Leading up to the premiere of Explorer: The Deepest Cave, a documentary following an exploration team’s journey into what could be the deepest cave on Earth, National Geographic invited Dorkaholics to interview the feature’s director of photography and experienced cave explorer Kasia Biernacka.
Neil Bui (NB): What was that like for you being involved and seeing this journey underground that spans multiple days?
Kasia Biernacka (KB): So, I’ve been doing this for years. It was not the first time for me. And it’s my passion. Caving is my biggest passion and filming is my second biggest passion. So, they came together in this case. I’ve been involved in the exploration of Cheve Cave for 20 years. And the longer the expedition, the better for me – I love being down there. So, it was pure joy. Of course, there were some hard moments. It was not totally free of any issues, but it’s what the adventure brings. You know they have some obstacles to get around and you have some great moments and some lower moments when you have to fight your way through.
NB: That’s great to hear. I’m curious from your perspective what really makes the Cheve Cave different from past caves that you’ve explored or done in film on?
KB: I would say the dimensions make it different and more challenging. Everything is bigger in Cheve. It’s a mighty, mighty cave. The huge head wall, which is just above the entrance, is one of a kind. You go through the entrance for 20 to 30 minutes. You’re entering this huge tunnel and then it goes deeper and it’s beautiful at every corner. It has waterfalls and huge passages. It also has very small sections. They are tough because it takes a whole day to go through, but then it opens up again and you have very big rooms. You don’t see the ceiling at all. You don’t see the walls. It’s just pure blackness because it’s so big. The dimensions make it significant. Last year we explored more than 20 kilometers of new passages. And with all these new sections, the cave is now much longer. So, before last year’s expedition to get to the very end of the cave, we needed two days. Now we need four days. It’s an extreme effort to go all the way in which doesn’t make it easier for filming either and the dimensions of the passages also make our lives harder in terms of filming. And you know the tight passages, they were especially challenging for going through with the loads and with the filming gear. Yeah, it’s not an easy case, but we don’t like that thing being easy. Easy is not interesting. Exploration is about being tough and about going through some hardship.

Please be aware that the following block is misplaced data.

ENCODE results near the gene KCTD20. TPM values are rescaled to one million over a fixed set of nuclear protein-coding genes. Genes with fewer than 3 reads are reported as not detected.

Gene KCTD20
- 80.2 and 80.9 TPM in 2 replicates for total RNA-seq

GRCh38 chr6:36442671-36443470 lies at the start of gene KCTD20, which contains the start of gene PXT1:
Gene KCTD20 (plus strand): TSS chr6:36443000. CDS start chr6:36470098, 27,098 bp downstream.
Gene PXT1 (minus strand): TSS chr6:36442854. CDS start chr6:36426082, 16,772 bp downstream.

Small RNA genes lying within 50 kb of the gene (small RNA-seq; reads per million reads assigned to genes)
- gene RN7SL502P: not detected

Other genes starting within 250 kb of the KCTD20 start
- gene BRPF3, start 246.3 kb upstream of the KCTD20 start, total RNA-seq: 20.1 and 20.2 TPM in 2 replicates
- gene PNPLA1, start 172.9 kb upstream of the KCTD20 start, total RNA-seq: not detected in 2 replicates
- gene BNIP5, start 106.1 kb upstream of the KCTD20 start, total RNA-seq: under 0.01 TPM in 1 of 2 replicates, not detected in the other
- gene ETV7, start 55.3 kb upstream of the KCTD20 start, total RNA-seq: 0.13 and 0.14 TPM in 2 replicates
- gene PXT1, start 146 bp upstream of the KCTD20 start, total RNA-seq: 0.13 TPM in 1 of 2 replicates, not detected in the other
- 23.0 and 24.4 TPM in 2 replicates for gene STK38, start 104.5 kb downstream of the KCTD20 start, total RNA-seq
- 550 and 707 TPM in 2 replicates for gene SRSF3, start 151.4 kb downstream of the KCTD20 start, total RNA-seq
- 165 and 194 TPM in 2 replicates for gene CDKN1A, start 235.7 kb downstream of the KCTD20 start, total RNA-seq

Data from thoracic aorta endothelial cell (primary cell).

NB: As you just touched on Cheve is a difficult experience for anyone no matter how much experience they have exploring caves, how did you prepare for this difficult journey?
KB: I knew this cave already because I was there a few times before. The previous experience is a very good thing to have before you go. You can visualize the difficulties. For filming, I also knew what kind of gear we would need, so I was prepared mentally and of course I had to prepare myself physically for it. I bike a lot. I go running a lot, but nothing can really prepare you for a three-month expedition. Like always, the first couple of weeks are very tough because caving is physically challenging. So, we need two weeks to get in caving shape and then it’s easier. So, at the end of this three-month long expedition, I was in the best shape of my life.
KB: Yeah, I spent 62 days underground, not in a row but total. It’s challenging mentally and physically, but I like it. This is actually very, very fun.
NB: What do you hope viewers take away from watching the documentary, The deepest cave?
KB: I would like people to appreciate the caves more and to learn more about caves and caving because they are an important part of our planet and yet we know very little about them. And there are so many caves that can still be discovered and that’s where our water comes from. So, we have to protect them. I hope this message will get to the public.
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